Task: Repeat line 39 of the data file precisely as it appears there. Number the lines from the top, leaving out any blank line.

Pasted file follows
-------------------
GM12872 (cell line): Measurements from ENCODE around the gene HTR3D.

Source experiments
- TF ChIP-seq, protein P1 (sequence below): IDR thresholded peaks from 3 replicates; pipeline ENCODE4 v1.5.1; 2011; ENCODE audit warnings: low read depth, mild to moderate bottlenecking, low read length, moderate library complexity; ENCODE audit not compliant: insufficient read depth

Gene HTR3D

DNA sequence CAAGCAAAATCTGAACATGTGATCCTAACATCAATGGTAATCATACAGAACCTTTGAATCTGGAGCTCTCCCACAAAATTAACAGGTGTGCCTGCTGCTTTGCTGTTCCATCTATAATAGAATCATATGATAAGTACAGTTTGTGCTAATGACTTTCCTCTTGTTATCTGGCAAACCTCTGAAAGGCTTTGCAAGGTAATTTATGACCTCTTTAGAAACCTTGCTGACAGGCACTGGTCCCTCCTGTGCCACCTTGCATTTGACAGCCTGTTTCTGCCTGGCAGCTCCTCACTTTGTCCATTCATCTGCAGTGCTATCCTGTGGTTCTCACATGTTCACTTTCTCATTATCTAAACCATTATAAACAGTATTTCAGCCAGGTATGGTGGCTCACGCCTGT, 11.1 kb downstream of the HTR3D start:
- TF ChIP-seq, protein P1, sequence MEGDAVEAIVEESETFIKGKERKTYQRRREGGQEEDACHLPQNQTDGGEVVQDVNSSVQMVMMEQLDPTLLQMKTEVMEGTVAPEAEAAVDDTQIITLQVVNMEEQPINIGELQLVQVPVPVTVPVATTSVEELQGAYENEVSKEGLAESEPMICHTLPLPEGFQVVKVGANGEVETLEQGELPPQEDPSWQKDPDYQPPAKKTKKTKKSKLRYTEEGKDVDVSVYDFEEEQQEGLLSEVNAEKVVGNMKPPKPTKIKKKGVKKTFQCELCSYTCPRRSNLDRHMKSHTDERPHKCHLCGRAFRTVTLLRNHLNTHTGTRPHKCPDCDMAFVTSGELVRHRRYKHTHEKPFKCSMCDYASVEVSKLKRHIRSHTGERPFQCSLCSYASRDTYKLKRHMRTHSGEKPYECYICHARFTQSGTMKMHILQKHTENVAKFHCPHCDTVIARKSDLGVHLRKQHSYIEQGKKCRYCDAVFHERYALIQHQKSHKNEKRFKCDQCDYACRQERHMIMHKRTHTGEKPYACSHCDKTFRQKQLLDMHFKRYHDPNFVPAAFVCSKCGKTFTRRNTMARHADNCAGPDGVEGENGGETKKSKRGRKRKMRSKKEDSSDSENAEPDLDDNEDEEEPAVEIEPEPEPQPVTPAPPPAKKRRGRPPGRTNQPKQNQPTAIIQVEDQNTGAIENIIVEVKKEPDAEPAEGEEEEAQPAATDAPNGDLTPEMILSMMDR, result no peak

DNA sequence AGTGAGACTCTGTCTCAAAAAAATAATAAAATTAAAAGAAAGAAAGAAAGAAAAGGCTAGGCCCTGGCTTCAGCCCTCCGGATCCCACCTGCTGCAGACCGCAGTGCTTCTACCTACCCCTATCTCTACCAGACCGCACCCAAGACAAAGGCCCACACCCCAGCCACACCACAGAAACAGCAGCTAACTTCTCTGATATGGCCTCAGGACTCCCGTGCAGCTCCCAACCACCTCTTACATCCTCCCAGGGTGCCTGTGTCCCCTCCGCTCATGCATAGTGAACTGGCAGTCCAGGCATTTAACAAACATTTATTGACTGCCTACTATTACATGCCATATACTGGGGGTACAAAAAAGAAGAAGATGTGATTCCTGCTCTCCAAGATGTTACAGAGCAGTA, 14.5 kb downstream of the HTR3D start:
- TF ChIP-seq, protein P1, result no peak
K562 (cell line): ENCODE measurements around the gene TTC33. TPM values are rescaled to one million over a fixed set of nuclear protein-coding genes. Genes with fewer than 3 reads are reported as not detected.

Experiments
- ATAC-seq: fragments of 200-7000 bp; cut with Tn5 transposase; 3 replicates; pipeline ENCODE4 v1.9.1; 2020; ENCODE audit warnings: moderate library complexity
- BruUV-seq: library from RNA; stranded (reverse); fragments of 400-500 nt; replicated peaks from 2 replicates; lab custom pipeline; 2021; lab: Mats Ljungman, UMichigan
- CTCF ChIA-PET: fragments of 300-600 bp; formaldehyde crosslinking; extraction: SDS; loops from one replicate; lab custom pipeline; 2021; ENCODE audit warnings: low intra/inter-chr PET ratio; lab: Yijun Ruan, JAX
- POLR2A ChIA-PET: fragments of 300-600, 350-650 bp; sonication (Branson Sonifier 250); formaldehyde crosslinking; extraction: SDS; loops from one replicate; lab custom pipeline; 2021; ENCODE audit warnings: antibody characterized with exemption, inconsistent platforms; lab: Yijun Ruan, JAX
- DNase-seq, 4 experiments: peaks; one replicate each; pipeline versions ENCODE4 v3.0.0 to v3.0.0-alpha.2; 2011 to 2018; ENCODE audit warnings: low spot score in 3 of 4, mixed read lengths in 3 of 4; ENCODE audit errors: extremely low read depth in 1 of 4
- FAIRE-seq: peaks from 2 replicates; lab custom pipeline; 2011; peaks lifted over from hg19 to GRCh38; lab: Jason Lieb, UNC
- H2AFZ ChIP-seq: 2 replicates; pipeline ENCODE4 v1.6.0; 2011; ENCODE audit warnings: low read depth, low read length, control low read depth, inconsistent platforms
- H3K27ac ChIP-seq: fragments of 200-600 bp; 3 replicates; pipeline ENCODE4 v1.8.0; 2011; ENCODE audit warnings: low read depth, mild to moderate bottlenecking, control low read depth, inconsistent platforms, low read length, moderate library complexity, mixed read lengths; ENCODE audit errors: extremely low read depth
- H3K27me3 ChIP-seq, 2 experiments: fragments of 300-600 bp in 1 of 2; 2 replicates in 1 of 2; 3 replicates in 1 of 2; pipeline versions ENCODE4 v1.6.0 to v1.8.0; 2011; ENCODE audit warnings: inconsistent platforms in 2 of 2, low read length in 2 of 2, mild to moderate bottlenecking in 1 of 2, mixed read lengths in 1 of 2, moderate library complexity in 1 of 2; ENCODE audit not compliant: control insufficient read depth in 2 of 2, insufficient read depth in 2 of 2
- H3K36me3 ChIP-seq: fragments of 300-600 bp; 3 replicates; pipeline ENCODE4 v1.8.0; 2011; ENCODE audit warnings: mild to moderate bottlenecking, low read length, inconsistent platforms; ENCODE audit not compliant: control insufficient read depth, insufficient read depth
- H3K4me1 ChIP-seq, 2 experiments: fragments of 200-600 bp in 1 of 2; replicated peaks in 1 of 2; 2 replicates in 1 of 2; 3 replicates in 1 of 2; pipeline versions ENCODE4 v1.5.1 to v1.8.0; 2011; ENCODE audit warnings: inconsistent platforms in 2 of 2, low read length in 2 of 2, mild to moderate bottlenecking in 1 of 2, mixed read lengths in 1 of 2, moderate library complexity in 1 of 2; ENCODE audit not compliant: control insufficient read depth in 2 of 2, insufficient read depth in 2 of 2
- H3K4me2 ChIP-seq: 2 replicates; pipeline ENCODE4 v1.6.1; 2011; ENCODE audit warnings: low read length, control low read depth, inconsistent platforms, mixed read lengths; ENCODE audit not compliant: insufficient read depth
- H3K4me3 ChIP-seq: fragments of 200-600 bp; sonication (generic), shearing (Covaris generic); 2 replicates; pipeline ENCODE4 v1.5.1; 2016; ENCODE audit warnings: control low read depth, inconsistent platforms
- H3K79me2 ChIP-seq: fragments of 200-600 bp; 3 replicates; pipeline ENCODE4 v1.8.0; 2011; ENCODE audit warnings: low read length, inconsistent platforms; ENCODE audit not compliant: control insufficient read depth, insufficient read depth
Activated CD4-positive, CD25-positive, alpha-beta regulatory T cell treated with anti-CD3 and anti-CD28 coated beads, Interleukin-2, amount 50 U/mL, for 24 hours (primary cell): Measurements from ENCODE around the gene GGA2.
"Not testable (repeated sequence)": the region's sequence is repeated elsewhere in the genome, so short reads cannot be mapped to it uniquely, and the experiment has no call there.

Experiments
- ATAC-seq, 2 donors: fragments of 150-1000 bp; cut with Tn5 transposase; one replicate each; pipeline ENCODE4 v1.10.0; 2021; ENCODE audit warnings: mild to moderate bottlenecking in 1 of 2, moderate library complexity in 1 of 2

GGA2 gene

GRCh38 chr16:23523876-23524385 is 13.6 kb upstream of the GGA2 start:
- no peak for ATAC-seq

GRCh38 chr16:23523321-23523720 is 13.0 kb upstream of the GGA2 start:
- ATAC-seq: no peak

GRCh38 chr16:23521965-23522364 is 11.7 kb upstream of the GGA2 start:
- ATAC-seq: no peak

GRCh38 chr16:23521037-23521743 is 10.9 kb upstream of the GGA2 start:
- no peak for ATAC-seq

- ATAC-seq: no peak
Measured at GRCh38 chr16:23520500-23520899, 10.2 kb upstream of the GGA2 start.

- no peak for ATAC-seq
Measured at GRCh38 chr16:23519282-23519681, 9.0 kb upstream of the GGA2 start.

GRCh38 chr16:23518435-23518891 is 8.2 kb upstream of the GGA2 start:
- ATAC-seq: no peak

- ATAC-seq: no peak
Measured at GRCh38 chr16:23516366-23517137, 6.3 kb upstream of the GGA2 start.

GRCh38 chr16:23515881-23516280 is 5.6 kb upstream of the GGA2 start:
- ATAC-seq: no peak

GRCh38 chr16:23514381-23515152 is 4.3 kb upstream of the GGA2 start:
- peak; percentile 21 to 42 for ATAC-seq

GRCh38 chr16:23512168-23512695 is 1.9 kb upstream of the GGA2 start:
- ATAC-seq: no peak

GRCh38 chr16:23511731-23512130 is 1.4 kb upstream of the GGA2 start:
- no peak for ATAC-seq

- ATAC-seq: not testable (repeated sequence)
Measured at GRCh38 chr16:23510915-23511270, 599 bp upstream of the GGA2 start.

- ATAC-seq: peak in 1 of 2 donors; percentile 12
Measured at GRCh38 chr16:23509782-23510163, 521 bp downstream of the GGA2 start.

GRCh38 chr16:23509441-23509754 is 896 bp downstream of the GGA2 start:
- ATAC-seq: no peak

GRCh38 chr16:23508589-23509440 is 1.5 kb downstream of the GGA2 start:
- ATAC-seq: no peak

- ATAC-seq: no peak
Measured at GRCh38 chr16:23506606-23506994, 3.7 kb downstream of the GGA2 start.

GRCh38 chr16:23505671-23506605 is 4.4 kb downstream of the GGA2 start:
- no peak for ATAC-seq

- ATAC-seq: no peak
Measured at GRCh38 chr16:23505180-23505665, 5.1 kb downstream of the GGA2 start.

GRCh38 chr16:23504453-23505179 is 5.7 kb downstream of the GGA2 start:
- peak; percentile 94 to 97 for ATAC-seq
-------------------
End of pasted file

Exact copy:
Measured at GRCh38 chr16:23520500-23520899, 10.2 kb upstream of the GGA2 start.